ANTIPOLE – Album Review: “Northern Flux”

Antipole Album Cover

Antipole is a coldwave/post-punk project from Trondheim, Norway, and the second act from Norway that I’ve featured on this blog (the first being Sherpa, who I featured in July 2016). They just dropped their first full length album Northern Flux. Released through  Unknown Pleasures Records, the ambitious new album contains 14 tracks, including five remastered songs originally featured on their previous EP Getting Frequent Now.

Essentially a solo project of songwriter/guitarist Karl Morten Dahl, Antipole was formed in early 2014, after Karl met Anne-Christel. He had previously written songs and been in other bands, but was inspired by Anne-Christel to write and record more music on his own in an early 80s new wave and post-punk style. In 2014, Antipole released a debut digital-only EP Panoply. Songs for AC, that featured eight instrumental tracks. This was followed with a second EP Getting Frequent Now in early 2017.

The songs on Northern Flux were written by Karl in collaboration with Paris Alexander and Eirene, both of whom are from Brighton, UK, and also provided ethereal vocals for all the tracks. The album was recorded at Lysverkvegen in Trondheim, Norway, and Blue Door Studio in Brighton,UK, and produced, mixed and mastered by Paris.

In an interview with Jeff Haight of the web magazine Overblown (which you can read here), Karl describes Antipole and some of the influences on their sound:

“I’m trying to create addictive, melancholic coldwave/post-punk. When I started Antipole in early 2014 the idea was to write melodies and record them in a way that they sounded like a post-punk band recording from 1982. I started recording songs again after I met Anne-Christel. She’s heavily into obscure post-punk old and new, and listening to that inspired me a lot. Obvious influences were and are New Order, Joy Division and The Cure. Not as obvious influences would be The Chameleons, The Sound and also newer bands like The KBV, Motorama and Mode Moderne. Whether the influences can be heard or not I’m not the one to decide. “Disintegration” by The Cure has been kind of a gold template to me. Very sad and emotional music, yet so beautiful. The songs have gotten more electronic after I started collaborating with Paris Alexander. He has also contributed a lot to song ideas/arrangements/writing and of course vocals plus writing his lyrics. Lately Eirene has also contributed a lot.”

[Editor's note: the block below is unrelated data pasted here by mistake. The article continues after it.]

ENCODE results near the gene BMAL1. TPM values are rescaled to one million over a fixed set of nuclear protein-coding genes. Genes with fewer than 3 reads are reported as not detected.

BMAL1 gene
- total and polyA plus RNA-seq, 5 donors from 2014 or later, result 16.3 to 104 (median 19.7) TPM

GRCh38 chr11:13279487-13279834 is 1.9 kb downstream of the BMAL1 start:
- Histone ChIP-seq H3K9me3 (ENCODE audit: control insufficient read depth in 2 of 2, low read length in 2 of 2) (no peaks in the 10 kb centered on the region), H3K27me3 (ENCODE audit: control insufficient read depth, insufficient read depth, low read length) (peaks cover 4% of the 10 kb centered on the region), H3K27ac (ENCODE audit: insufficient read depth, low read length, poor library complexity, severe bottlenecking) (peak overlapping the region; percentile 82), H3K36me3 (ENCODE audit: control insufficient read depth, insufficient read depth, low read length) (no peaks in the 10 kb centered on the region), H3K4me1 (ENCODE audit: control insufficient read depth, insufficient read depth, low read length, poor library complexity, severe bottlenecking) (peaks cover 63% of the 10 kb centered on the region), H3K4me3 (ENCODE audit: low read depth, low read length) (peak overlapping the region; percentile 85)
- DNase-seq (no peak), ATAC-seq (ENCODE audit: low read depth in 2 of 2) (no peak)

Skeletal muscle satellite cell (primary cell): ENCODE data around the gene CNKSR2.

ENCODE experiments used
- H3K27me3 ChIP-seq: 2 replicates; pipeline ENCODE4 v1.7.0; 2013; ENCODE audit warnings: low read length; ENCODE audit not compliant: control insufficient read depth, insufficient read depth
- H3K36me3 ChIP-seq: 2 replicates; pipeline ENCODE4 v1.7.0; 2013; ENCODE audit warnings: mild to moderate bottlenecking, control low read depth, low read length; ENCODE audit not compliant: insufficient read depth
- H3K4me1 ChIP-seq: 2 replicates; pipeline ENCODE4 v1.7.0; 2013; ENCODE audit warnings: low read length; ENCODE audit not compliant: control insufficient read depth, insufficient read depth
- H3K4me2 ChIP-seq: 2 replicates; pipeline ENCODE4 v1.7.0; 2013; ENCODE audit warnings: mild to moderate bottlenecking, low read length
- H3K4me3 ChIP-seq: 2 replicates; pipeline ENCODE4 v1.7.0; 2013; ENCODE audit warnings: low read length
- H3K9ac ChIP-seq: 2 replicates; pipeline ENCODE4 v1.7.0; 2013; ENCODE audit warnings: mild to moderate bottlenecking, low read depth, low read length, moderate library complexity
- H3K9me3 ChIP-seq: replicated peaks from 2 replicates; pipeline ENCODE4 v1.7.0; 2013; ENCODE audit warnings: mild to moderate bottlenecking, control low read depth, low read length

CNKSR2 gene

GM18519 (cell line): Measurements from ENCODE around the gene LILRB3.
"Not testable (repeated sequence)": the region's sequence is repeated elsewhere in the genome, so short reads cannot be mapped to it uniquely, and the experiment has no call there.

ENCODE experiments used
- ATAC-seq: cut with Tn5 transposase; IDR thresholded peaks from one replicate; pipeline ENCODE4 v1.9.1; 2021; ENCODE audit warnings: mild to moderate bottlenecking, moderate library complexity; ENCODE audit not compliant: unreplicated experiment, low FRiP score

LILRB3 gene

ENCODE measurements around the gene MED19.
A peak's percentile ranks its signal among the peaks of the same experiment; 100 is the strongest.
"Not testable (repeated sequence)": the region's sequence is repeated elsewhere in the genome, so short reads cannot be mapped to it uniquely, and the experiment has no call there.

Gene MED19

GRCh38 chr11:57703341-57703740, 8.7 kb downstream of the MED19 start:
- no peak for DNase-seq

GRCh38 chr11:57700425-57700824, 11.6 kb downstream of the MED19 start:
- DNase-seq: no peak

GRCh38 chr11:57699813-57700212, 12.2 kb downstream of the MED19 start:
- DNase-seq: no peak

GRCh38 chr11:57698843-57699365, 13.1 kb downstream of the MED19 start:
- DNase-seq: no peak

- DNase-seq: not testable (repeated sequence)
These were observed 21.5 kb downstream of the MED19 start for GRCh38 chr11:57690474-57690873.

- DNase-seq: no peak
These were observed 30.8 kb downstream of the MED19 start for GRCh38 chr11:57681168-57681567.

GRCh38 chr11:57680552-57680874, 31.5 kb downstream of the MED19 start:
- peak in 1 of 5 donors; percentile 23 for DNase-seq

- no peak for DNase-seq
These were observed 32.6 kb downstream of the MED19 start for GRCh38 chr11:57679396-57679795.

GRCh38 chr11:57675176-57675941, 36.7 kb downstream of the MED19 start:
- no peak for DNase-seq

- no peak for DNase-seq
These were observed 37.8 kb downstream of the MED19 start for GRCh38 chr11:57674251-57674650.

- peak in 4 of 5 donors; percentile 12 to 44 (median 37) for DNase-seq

Beginning with album opener “October Novel,” the strong influences of  Joy Division and The Cure can clearly be heard in Antipole’s mesmerizing sound. Hypnotic dance beats, jangly guitar-driven melodies and dreamy synth chords are the distinctive elements of their music.  Paris’ and Eirene’s distant, almost chant-like vocals are strangely seductive, lending an otherworldly feel to most tracks. Each track flows effortlessly into the next, allowing the listener to become swept away by the spellbinding rhythmic beats.

A standout track is “Shadow Lover,” with it’s powerful, throbbing bass line and intricate, jangly guitar work. With a hint of menace in his breathy vocals, Paris sings “You see through me. And I want you. I still want you. Yes I want you.”

Another of my favorites is the captivating 8 1/2 minute-long “Narcissus.” A pulsating beat drives the track forward as mysterious synths and a constant jangly guitar riff play off each other, gradually building in intensity as the song progresses. Paris hauntingly chants “I see you.

Track listing:

1.  October Novel
2.  Shadow Lover
3.  Dans l’entrée
4.  Summer Never Ends
5.  Reflected in You
6.  Magnolia Skies
7.  All Alone
8.  Le Châtelet
9.  Someday 45
10. Narcissus
11. Distant Fall
12. Closer
13. Please Let Me Sleep
14. Insight (Joy Division Cover)

Connect with Antipole:  Facebook / Twitter
Stream their music:  Spotify
Purchase:  Bandcamp

2 thoughts on “ANTIPOLE – Album Review: “Northern Flux”

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